With Governor Brown planning to submit the official 2011-2012 budget this January, the University Planning and Advisory Council still has yet to give a recommendation as to the restructuring of SF State.
On Dec. 10, UPAC held a faculty meeting, but unfortunately no official business could be addressed because not enough professors showed for a quorum. Instead, faculty members met in McKenna Theater for an informal discussion regarding the University’s budget.
A quorum is the minimum number of members of a deliberative assembly that must be present in order to conduct official business. To establish quorum at SF State’s administrative meetings at least 200 faculty members must be present.
“It’s exam time and people have other obligations,” said SF State President Robert A. Corrigan. “I think the fact that almost 200 people came on a Friday afternoon at this time of the year, it speaks highly of faculty concerned about this institution.”
According to Academic Senate Chair Shawn Whalen, the meeting was proposed with approximately 85 faculty members’ signatures on a petition in early October and the goal was to address different issues regarding faculty budgeting.
“UPAC has not come to a decision about whether or not it even embraces or that it would make a recommendation to transition from eight to six,” Whalen said. “We want to take a look at what kind of budget situation we’re really facing. If the budget situation is good enough that we don’t have to think about something like college restructuring, then I think we wouldn’t recommend it.”
For the 2011-2012 school year, the restructuring proposal would save the University approximately $1.5 million dollars in the midst of an $18 million deficit.
“We need the right version of restructuring,” Whalen said. “I’m not sure we’ve identified that yet.”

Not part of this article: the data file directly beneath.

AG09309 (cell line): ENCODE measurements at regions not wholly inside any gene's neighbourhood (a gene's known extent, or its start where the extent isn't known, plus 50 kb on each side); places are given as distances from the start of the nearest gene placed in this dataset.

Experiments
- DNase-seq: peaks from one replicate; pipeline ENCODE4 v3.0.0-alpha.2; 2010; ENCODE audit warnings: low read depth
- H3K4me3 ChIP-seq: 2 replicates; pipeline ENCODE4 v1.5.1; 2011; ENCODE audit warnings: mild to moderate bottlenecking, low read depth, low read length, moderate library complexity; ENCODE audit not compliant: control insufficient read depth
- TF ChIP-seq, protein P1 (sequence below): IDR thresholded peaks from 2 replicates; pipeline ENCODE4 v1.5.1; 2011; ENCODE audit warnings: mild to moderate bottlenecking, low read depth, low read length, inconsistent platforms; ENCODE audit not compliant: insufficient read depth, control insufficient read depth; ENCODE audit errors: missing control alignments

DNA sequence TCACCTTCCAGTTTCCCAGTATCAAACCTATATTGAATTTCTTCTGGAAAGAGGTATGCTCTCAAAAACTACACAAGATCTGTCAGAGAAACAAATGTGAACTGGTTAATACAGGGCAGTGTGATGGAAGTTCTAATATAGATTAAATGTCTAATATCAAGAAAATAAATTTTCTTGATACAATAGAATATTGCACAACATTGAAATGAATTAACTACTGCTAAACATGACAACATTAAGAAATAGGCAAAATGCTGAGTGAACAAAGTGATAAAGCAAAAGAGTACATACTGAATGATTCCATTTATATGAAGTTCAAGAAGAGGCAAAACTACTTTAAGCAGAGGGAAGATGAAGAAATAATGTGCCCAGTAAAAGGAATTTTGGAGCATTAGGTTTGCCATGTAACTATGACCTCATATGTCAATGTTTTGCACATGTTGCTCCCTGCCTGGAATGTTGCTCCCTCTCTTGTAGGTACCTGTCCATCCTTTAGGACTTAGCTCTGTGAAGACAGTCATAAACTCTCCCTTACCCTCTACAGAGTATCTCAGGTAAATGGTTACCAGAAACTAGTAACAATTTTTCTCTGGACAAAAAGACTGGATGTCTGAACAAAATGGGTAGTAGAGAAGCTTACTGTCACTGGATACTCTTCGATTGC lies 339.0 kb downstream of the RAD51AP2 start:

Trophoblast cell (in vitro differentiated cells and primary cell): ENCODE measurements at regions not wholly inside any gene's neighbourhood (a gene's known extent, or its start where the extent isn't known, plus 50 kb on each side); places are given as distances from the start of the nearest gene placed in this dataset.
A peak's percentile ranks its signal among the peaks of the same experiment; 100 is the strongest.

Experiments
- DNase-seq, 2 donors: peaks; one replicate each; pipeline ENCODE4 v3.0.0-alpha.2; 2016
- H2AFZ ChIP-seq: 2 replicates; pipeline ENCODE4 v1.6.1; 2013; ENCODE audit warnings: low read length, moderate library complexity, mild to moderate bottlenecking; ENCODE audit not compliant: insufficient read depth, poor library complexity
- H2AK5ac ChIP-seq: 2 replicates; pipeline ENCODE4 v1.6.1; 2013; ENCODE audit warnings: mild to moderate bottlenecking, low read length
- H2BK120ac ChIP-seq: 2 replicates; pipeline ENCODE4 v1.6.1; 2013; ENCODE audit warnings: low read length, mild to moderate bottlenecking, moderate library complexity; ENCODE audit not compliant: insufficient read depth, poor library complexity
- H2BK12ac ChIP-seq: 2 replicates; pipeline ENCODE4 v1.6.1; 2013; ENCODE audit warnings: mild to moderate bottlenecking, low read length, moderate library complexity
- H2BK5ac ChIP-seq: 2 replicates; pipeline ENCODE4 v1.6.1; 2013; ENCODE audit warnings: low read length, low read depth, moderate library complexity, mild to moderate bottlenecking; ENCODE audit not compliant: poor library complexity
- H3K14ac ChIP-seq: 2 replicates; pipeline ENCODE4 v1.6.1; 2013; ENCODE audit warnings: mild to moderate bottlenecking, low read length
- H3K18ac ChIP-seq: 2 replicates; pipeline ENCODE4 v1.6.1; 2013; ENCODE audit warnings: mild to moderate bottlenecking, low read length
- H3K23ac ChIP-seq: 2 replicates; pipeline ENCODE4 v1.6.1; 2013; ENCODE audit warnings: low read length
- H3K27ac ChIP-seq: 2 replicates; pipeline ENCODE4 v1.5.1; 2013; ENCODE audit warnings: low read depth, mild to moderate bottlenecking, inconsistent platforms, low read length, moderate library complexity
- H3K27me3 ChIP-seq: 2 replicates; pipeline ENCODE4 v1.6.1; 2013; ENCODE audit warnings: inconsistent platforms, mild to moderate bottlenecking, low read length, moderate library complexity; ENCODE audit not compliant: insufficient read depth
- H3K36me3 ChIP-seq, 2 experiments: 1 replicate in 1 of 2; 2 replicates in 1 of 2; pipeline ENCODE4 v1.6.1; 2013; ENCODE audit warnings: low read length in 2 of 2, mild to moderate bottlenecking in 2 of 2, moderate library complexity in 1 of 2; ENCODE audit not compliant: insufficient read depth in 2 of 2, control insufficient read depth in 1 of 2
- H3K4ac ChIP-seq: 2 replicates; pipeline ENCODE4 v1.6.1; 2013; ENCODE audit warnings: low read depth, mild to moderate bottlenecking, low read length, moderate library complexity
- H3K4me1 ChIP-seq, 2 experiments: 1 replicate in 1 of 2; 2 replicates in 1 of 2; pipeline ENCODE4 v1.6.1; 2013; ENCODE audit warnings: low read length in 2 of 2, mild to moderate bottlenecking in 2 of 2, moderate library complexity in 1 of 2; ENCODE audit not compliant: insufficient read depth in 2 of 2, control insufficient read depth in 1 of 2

More than 90 percent of SF State’s budget funds faculty and administrators’ salaries and benefits, as well as students’ financial aid.
Another concern addressed at the meeting was the lack of transparency when dealing with the University’s budget.
“We don’t know the breakdown of how much of that 90 percent is for administration and how much in instructional faculty,” said Jerald Shapiro, former chairman of the University Interdisciplinary Council.
“Maybe it’s time for there to be some open platform, where we all have the information broken down, so that we can put our collective heads together and figure out how to come up with opportunities, pathways and innovations that don’t have to compromise the essential core of what SF State is all about.”
UPAC has four proposals to consider and has yet to officially vote on the future of SF State’s eight colleges, but the council plans on submitting recommendations next month once the budget comes out.
If UPAC suggests restructuring, then the proposal would go out to a faculty vote before being turned over to President Robert Corrigan for the final decision.
“The thing that I find most frustrating is that we tend to divide ourselves over issues where we have minor disagreements, and that prevent us from moving forward with unity,” Whalen said.
One idea thrown around the forum was that the meeting was scheduled so that as little amount of faculty would show up as possible.
“I think the meeting was scheduled on a day where the chances for a quorum were remarkably low,” said Deborah Cohler, an associate professor for women and gender studies.
Whalen said that the meeting schedule was picked on the basis that it was the time that the least amount of faculty members were teaching.
However, certain faculty members expressed concern over starting the meeting with less than a quorum.
“We have about 1,600 faculty members represented here by less than 10 percent of the faculty,” said Trevor Getz, associate professor in the department of history. “And we’re suggesting that we move forward with senate people up there and something that could turn into an official meeting in the absence of 90 percent of our peers. I have to say that I object to doing that.”